Welcome to another Tuesday celebrating bookish events, from Tuesday/First Chapter/Intros, hosted by Bibliophile by the Sea; and Teaser Tuesdays hosted by Should Be Reading.

Today’s featured book is an ARC from Amazon Vine:  What I Had Before I Had You, by Sarah Cornwell.


Intro:  The first time I see my sisters, I am fifteen years old.  It is June, and the ocean is just warm enough for swimming.  I am floating on my back out past the farthest buoy.  If I turn my head, I can see the beach, glutted with tourists, rising above and dipping below each wave swell.  The world appears and vanishes, is and isn’t, is and isn’t.  Sometimes the lifeguard is sitting, and sometimes he is standing up on his white wooden tower, shading his eyes.  The closest swimmers are some forty yards off, a few old ladies doing the crawl, their crepe-paper elbows rising and falling.  A wave breaks against my face, and I sputter under the water, come up coughing.


Teaser:  I cough and bend over, watching the swirling kaleidoscope of floaters inside my eyelids.  I don’t want her to see me laugh.  I cannot resist saying, “Such clairvoyance,” as I close myself back into the basement stairway without any matches. (p. 87).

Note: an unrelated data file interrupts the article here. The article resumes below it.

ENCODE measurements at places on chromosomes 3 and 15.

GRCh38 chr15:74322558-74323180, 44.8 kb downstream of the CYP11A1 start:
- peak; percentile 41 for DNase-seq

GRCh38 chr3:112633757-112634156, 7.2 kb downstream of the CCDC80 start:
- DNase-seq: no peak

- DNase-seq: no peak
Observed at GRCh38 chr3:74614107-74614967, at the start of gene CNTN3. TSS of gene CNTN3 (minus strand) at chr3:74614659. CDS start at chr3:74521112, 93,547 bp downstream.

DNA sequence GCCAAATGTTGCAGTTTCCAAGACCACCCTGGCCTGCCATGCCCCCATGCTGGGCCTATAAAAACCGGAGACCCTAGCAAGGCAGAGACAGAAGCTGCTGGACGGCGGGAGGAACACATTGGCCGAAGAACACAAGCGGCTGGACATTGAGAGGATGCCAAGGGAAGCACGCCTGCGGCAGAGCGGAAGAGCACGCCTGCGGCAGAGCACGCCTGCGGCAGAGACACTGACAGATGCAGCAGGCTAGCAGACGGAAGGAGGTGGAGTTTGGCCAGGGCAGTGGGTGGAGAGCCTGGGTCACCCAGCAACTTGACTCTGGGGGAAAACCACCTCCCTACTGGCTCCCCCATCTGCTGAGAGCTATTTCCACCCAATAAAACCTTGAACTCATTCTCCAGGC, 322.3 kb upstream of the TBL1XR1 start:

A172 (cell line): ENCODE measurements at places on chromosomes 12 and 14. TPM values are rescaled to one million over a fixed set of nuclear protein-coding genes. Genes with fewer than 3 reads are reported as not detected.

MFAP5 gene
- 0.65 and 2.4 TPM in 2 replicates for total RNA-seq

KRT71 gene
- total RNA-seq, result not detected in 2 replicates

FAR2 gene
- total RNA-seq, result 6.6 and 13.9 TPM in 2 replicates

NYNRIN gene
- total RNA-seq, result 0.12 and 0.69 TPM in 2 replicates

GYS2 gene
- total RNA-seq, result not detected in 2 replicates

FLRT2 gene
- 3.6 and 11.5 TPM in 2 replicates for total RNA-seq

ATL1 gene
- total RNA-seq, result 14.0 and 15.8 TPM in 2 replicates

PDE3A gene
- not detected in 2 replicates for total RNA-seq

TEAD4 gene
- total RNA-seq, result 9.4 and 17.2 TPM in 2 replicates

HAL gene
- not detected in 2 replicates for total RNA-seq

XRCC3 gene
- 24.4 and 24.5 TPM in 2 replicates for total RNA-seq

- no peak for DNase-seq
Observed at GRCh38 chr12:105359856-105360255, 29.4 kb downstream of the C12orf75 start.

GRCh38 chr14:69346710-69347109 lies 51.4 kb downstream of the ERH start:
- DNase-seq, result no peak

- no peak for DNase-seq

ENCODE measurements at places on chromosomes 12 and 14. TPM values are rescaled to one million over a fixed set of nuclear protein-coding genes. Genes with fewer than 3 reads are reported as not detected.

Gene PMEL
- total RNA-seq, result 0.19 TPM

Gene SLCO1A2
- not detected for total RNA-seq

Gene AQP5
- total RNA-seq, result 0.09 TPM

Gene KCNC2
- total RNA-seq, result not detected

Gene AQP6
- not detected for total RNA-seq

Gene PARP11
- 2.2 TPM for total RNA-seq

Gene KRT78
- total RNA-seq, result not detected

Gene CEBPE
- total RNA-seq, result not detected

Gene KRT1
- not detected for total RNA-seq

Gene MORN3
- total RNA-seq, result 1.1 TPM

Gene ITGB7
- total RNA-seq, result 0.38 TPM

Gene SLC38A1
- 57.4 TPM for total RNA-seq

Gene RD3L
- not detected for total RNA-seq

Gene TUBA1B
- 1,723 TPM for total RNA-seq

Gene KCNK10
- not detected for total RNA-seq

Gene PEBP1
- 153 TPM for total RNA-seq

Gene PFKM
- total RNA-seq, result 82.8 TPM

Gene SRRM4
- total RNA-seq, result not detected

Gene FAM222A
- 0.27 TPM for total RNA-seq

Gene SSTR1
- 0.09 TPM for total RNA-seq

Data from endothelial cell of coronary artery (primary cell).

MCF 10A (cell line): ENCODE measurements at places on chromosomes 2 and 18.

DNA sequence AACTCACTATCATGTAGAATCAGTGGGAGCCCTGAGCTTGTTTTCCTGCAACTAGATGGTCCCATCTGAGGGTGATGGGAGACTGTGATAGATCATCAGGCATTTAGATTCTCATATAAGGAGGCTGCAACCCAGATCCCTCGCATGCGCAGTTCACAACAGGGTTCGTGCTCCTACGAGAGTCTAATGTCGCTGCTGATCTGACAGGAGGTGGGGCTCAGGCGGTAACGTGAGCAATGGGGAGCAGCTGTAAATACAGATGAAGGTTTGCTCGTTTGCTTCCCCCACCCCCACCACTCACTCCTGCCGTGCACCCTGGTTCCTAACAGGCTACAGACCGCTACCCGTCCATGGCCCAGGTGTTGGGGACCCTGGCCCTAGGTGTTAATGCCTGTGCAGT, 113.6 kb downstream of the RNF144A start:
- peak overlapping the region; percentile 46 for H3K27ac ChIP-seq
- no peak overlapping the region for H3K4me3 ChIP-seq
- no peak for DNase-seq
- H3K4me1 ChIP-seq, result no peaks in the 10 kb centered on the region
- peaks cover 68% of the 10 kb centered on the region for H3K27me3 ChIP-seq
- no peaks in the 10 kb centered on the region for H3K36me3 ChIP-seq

Blurb:  In What I Had Before I Had You by Sarah Cornwell, a woman must face the truth about her past in this luminous, evocative literary novel of parents and children, guilt and forgiveness, memory and magical thinking, set in the faded, gritty world of the New Jersey Shore.

Olivia was only fifteen the summer she left her hometown of Ocean Vista. Two decades later, on a visit with her children, her nine-year-old son Daniel, recently diagnosed with bipolar disorder, disappears. Olivia’s search for him sparks tender and painful memories of her past—of her fiercely loving and secretive mother, Myla, an erratic and beautiful psychic, and the discovery of heartbreaking secrets that shattered her world.


What do you think?  Is it tempting enough to keep reading? 


  1. Literary Feline

    I have difficulty with books about missing children, but this one has been on my radar since I first heard about it. The intro certainly is compelling. I hope you enjoy it!


  2. I would keep reading. I like literary fiction using what we call the “historical present” in French, much more common in French than in English I believe, but I found it more engaging than the simple past


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